I am not one who shoots random people photos regularly. However, due to recent traumatizing work experiences (if coming home from work at midnight is not traumatizing I do not know what is) I have started to pick up odd and unusual photography habits. Yes, to a certain extent I do believe the photographs do reveal parts and pieces of the photographer and his current state of mind.
If you do a quick research online, or reading guides on people photography on the streets, you will find probably a few dozens of guidelines, many of them contradicting themselves.
Engage Your Subjects, or Shoot Stealthily?
Some would suggest shooting from a distance, being as discreet as possible so you will get a natural looking outcome with the people going around their usual activities, without the slightest hint of the photographer being present. naturalism works at its best in this approach. On the other hand, some others would suggest the photographer to approach the people before photographing them, asking their permission, and making small talks to engage a more personal feel to the overall result. This would often produce images with impact especially photos with direct eye contact with the people you photograph. Adding the drama and story behind the photos may seem like a good approach, no doubt. However, I believe if you go to a beggar at the KL back alley, you might most likely end up going home with an empty camera bag and probably a few broken fingers.
Therefore, keeping a safe distance away from unpredictable psycho maniac beggars out there on the streets should be my priority. Screw all those engaging the subjects techniques, I am not buying it.
Fixed Focus/Prime Lens, or Long Tele-Zoom Lens?
Some strongly recommend the use of a fixed focus lens, or prime lens. 50mm, or 35mm are popular choices to be used on shooting people on the streets, since their visual coverage is closely similar to human eye's perspective. It is encouraged to move yourself as you compose the shots, since zoom is not present on this category of lenses. I used to own a 25mm and 35mm lenses (50mm and 70mm in 35mm format, which were my pancake and macro) but I dare say I did not find those two lenses to be much of use on the streets. On the move, I treasure the ability to zoom, and reach my subjects at any point of location I was standing on. The ability to reach to far places that you are probably physically limited, for example standing behind a fence, or on the opposite side of the road, the zoom lens come in really handy. I am not saying which is better, zoom or prime, but to my preference and shooting style, I would choose tele-zoom anytime.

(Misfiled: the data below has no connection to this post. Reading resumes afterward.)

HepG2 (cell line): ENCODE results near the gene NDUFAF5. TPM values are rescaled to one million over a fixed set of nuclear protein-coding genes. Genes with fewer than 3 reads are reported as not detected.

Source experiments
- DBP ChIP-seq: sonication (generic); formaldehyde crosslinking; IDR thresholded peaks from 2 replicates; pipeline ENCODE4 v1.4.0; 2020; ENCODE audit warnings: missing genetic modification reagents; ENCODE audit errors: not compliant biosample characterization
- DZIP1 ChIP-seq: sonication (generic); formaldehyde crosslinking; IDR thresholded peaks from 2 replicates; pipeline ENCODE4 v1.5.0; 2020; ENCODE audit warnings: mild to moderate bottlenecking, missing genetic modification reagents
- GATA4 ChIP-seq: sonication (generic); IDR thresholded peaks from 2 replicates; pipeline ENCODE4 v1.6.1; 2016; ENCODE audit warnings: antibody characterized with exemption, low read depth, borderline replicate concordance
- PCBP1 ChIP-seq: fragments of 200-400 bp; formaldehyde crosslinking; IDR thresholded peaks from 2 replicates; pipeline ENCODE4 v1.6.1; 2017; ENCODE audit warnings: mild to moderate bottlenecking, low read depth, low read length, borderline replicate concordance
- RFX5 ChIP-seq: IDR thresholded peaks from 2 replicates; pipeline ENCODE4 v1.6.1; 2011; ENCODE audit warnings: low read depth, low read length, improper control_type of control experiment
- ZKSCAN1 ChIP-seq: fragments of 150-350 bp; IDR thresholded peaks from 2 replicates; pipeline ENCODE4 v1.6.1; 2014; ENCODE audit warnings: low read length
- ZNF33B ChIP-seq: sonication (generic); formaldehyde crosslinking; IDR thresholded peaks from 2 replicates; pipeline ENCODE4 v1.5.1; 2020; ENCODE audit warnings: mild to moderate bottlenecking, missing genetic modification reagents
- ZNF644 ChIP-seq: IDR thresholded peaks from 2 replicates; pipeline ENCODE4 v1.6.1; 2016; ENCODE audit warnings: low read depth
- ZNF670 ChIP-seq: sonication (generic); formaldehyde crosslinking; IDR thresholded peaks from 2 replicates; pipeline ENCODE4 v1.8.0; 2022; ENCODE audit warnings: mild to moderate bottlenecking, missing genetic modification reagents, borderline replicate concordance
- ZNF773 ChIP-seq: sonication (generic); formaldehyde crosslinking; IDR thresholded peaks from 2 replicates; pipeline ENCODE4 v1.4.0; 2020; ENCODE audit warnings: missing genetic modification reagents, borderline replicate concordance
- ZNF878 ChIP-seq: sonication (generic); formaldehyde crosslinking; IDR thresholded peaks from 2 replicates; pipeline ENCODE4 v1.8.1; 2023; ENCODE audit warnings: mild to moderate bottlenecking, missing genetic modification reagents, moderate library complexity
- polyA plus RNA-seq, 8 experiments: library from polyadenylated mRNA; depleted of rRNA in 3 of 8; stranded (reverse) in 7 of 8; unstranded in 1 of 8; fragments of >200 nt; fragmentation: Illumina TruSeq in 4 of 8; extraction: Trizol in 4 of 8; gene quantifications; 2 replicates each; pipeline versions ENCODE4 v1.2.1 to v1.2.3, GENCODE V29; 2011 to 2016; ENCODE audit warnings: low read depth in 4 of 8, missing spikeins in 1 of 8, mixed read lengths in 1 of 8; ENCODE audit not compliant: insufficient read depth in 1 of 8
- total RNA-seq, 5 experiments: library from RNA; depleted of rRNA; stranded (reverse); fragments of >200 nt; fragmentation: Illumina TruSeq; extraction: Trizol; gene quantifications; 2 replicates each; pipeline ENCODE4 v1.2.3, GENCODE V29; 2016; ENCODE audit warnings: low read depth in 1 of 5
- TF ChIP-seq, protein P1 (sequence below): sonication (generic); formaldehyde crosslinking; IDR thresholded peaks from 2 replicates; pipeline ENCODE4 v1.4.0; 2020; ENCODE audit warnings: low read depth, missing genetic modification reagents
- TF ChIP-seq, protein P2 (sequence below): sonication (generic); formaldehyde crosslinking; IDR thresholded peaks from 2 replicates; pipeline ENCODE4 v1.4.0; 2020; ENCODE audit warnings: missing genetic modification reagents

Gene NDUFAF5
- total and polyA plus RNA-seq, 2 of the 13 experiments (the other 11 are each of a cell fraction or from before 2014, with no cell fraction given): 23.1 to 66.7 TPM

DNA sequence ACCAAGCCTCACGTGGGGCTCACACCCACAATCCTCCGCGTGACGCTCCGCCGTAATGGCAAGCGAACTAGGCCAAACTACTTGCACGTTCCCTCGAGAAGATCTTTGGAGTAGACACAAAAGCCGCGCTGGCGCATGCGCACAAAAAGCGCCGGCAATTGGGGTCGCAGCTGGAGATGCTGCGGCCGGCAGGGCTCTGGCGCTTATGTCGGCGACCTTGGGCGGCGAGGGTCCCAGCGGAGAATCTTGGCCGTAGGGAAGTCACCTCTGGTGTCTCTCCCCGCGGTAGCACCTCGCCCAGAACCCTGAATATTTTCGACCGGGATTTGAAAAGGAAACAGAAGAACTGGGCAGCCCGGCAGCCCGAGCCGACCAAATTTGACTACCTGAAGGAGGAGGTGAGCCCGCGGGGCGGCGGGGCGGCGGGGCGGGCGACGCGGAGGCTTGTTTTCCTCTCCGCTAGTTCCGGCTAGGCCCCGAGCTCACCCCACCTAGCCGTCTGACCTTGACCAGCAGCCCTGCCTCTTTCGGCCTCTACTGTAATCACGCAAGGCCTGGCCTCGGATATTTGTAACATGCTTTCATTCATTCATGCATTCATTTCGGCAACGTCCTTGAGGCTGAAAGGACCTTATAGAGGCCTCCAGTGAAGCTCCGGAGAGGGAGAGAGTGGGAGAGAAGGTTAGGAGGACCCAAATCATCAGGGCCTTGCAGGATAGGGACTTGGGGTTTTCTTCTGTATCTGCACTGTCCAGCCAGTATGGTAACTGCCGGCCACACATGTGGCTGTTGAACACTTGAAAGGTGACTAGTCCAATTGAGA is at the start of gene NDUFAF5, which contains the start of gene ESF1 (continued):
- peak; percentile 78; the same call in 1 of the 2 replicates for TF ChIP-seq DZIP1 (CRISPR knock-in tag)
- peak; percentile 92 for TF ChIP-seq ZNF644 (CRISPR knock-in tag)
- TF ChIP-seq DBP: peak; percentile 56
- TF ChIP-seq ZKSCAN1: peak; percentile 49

Black and Whites
I do not know why, but 9 out of 10 street people photos I have come across on the internet or magazines, were in black and white format. For some reasons, B&W is favored over all other types of treatments. I can clearly see why, on the streets many distractions are present, such as the trash bin at the road side, the leftover chicken rice polystyrene white box on the walkway, or that busybody aunty staring from the side. By converting to B&W all the distracting elements composed of different colors are reduced, and your main subject is drawn out as the main attention. I am not exactly a fan of B&W myself, but I do convert my photos every now and then when I see more benefits of doing so. Nonetheless, B&W can produce very powerful people photographs, especially being shot at close range. I have not made any of those shots in this entry. I shall try harder to grab those close-up shots in the future.
It was the weekend, and life seemed to slow down a pace or two, and I found myself waking up extremely early. I know I should have slept in till at least past noon right? I must be crazy or something to wake up too early.
I made my way to the city, and found myself strolling down a busy street not too far from a wet market. I found a cool shady location to lay my huge heavy ass on, and got my gears ready for shooting. For the first time, I was not actively stalking my subjects. All I did was wait for something to happen. It was a little bit like fishing, I have got to be alert and waiting all the time. When I saw some opportunities coming by, I had to ready myself, and start snapping away. Some shots I managed to capture, but there were misses too. This went on for hours, until it was close to noon.
The shooting process itself was quite enjoyable in this session. I did not have to sweat, and it was really fun watching people from a distance, and immerse yourself in the daily walk of the people in the busy street. Observing their actions, and their facial expression were more than rewarding for me. Gosh, am I getting old?
I am not really a people person. In contrast to that, I do however, enjoy shooting people. I should do this more.